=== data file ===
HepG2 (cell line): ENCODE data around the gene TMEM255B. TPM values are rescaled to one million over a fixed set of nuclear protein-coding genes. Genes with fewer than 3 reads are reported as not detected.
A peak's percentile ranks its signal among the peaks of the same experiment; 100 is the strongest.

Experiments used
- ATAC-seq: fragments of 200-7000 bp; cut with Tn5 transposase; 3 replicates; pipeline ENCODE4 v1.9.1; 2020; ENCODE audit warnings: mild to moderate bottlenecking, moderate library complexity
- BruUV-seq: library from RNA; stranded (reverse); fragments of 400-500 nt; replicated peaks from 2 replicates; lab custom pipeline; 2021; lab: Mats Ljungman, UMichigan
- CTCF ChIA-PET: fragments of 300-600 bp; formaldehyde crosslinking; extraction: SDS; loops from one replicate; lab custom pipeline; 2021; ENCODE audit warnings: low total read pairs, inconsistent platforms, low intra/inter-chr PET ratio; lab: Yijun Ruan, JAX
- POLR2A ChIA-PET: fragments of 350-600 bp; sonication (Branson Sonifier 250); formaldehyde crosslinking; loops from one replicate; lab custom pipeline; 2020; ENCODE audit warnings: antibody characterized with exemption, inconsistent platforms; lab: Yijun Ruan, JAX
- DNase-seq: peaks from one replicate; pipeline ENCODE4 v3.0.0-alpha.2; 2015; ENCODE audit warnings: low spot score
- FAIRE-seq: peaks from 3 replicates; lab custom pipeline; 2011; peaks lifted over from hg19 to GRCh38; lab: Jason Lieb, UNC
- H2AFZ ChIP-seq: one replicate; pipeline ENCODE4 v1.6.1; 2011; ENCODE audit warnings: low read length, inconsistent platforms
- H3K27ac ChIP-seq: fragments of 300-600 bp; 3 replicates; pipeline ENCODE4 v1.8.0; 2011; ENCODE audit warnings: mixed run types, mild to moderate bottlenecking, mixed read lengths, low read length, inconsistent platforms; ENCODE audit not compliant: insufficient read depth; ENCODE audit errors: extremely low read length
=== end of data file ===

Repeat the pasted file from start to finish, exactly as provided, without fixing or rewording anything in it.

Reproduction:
HepG2 (cell line): ENCODE data around the gene TMEM255B. TPM values are rescaled to one million over a fixed set of nuclear protein-coding genes. Genes with fewer than 3 reads are reported as not detected.
A peak's percentile ranks its signal among the peaks of the same experiment; 100 is the strongest.

Experiments used
- ATAC-seq: fragments of 200-7000 bp; cut with Tn5 transposase; 3 replicates; pipeline ENCODE4 v1.9.1; 2020; ENCODE audit warnings: mild to moderate bottlenecking, moderate library complexity
- BruUV-seq: library from RNA; stranded (reverse); fragments of 400-500 nt; replicated peaks from 2 replicates; lab custom pipeline; 2021; lab: Mats Ljungman, UMichigan
- CTCF ChIA-PET: fragments of 300-600 bp; formaldehyde crosslinking; extraction: SDS; loops from one replicate; lab custom pipeline; 2021; ENCODE audit warnings: low total read pairs, inconsistent platforms, low intra/inter-chr PET ratio; lab: Yijun Ruan, JAX
- POLR2A ChIA-PET: fragments of 350-600 bp; sonication (Branson Sonifier 250); formaldehyde crosslinking; loops from one replicate; lab custom pipeline; 2020; ENCODE audit warnings: antibody characterized with exemption, inconsistent platforms; lab: Yijun Ruan, JAX
- DNase-seq: peaks from one replicate; pipeline ENCODE4 v3.0.0-alpha.2; 2015; ENCODE audit warnings: low spot score
- FAIRE-seq: peaks from 3 replicates; lab custom pipeline; 2011; peaks lifted over from hg19 to GRCh38; lab: Jason Lieb, UNC
- H2AFZ ChIP-seq: one replicate; pipeline ENCODE4 v1.6.1; 2011; ENCODE audit warnings: low read length, inconsistent platforms
- H3K27ac ChIP-seq: fragments of 300-600 bp; 3 replicates; pipeline ENCODE4 v1.8.0; 2011; ENCODE audit warnings: mixed run types, mild to moderate bottlenecking, mixed read lengths, low read length, inconsistent platforms; ENCODE audit not compliant: insufficient read depth; ENCODE audit errors: extremely low read length